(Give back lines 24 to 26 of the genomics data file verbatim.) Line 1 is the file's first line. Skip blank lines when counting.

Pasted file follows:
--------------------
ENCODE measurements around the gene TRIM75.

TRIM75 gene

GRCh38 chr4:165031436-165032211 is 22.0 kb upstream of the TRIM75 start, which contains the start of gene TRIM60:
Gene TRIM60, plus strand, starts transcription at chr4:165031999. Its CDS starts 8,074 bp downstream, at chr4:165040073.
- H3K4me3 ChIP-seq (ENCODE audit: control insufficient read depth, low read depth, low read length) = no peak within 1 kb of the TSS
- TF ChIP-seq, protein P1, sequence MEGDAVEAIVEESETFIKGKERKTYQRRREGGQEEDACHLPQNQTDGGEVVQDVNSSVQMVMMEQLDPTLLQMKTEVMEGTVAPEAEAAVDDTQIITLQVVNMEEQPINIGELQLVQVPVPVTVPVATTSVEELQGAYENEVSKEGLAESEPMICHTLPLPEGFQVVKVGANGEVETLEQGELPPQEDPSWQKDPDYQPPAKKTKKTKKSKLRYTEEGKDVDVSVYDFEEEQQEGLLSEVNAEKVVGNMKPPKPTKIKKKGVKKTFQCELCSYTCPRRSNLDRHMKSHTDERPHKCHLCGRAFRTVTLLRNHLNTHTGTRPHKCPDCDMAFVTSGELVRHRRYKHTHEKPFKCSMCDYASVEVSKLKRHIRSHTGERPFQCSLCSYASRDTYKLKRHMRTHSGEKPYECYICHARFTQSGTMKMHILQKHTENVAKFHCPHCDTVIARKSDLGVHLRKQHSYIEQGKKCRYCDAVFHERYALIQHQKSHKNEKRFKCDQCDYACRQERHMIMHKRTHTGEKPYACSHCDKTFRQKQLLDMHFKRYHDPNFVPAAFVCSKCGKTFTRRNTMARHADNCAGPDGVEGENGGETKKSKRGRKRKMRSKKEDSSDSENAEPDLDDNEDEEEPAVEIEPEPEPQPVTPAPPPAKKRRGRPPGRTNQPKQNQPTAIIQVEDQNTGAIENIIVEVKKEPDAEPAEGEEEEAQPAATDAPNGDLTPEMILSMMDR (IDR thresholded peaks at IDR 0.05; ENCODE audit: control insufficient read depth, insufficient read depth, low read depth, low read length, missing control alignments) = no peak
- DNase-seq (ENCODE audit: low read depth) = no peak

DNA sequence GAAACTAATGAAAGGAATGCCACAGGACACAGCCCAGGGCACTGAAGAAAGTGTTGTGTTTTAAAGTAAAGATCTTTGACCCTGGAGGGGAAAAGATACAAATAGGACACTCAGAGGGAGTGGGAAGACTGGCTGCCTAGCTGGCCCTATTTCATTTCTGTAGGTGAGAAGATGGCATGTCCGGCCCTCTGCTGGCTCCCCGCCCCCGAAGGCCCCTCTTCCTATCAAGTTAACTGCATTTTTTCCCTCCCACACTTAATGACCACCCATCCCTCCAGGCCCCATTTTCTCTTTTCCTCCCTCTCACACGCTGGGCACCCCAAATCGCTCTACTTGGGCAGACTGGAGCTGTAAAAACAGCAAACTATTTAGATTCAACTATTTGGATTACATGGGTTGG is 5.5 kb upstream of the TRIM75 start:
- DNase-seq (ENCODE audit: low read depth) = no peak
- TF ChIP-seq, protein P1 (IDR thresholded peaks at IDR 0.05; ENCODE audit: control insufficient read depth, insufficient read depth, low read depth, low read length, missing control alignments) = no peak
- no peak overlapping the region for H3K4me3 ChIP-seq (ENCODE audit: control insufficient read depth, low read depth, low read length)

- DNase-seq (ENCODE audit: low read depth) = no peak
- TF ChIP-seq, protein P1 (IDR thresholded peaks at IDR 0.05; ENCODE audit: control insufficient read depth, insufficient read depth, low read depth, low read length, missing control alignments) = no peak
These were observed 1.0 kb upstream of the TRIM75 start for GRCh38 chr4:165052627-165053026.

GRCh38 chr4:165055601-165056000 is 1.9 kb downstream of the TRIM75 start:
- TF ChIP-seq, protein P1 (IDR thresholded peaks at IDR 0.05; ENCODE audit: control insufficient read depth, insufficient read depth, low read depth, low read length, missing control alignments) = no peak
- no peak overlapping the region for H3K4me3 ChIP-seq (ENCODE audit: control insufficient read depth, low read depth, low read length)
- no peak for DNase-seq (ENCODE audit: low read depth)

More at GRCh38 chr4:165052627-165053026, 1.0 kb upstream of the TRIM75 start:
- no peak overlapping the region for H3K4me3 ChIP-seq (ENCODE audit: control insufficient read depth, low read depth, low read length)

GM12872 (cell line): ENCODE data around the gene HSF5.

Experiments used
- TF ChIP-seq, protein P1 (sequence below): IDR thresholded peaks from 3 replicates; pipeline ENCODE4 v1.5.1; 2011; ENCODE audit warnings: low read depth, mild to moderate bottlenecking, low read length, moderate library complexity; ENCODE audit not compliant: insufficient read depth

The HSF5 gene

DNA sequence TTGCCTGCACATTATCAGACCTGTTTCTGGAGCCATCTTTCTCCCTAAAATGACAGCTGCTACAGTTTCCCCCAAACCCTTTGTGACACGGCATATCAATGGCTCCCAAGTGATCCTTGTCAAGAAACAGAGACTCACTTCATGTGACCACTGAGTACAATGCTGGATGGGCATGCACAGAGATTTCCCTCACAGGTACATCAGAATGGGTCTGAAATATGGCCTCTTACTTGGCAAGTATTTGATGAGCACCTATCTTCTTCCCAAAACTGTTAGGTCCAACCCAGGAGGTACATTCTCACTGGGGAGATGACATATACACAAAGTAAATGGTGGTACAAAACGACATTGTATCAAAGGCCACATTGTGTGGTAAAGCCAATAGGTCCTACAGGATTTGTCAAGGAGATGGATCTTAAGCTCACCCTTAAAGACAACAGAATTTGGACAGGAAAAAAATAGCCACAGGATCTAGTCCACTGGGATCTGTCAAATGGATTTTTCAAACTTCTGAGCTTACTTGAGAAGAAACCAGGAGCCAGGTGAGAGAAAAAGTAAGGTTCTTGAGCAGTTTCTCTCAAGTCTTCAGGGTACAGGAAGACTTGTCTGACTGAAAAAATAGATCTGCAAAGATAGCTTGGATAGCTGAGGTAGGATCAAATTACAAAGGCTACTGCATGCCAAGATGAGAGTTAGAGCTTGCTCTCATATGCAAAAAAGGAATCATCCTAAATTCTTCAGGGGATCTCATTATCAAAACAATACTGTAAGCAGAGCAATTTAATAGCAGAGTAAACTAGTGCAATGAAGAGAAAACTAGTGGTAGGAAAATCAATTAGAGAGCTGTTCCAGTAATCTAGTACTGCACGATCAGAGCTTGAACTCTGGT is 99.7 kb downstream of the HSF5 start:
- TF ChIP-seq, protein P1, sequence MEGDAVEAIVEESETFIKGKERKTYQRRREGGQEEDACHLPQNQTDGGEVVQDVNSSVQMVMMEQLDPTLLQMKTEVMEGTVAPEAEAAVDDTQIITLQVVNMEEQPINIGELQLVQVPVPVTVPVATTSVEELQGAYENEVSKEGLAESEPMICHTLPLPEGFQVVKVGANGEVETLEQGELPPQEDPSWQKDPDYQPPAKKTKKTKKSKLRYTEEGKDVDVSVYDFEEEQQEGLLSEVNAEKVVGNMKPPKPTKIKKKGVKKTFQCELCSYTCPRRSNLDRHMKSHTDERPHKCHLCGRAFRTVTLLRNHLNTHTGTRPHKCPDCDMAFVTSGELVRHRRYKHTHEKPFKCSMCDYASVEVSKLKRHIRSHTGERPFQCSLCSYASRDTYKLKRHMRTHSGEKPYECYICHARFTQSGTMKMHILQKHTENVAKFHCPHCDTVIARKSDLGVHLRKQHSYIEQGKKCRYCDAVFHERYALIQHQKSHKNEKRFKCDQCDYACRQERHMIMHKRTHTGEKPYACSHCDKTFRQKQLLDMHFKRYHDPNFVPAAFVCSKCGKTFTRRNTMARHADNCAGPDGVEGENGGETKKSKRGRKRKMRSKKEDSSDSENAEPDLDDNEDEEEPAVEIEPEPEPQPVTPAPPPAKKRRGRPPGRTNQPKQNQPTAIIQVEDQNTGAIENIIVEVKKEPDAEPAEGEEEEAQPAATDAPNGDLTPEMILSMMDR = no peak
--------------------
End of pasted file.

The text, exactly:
The HSF5 gene

DNA sequence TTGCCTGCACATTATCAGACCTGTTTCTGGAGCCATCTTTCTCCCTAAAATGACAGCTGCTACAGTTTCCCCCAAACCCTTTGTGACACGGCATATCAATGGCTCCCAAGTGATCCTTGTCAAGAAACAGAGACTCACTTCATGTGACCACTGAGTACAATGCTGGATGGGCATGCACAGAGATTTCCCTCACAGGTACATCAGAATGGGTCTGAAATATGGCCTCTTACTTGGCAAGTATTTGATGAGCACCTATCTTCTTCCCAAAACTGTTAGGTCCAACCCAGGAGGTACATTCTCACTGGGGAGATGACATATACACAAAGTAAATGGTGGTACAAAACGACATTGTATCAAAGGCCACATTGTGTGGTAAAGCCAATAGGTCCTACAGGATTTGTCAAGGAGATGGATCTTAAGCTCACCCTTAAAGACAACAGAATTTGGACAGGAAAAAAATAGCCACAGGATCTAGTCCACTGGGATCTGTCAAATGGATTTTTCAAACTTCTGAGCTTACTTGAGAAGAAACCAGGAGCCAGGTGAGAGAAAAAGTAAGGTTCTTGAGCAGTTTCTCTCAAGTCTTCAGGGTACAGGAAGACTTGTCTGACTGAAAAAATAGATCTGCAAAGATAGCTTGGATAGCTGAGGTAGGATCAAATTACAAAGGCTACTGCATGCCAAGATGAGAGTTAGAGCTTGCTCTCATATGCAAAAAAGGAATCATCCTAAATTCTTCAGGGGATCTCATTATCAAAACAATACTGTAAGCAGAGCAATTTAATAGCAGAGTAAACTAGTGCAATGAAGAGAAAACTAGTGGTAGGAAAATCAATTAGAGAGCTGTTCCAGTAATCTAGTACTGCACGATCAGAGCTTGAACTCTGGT is 99.7 kb downstream of the HSF5 start:
- TF ChIP-seq, protein P1, sequence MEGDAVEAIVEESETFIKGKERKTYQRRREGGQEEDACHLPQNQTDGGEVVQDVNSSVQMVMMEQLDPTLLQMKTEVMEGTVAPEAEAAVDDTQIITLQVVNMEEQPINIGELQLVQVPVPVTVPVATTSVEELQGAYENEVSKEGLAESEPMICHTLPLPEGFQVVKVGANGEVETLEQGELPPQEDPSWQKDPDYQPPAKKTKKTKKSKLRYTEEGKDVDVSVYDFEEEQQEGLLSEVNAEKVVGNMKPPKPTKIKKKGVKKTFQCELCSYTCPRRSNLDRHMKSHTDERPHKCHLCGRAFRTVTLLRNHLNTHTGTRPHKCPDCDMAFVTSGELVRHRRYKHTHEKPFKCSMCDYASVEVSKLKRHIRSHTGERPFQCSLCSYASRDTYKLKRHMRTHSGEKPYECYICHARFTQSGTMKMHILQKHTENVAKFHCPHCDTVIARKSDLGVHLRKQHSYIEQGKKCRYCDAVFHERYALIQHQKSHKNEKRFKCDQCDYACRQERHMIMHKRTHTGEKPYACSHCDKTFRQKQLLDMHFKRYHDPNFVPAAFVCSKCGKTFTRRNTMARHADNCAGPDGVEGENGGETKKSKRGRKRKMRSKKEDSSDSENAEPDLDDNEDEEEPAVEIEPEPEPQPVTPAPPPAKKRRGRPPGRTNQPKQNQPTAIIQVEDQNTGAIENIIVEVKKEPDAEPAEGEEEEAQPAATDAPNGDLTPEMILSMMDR = no peak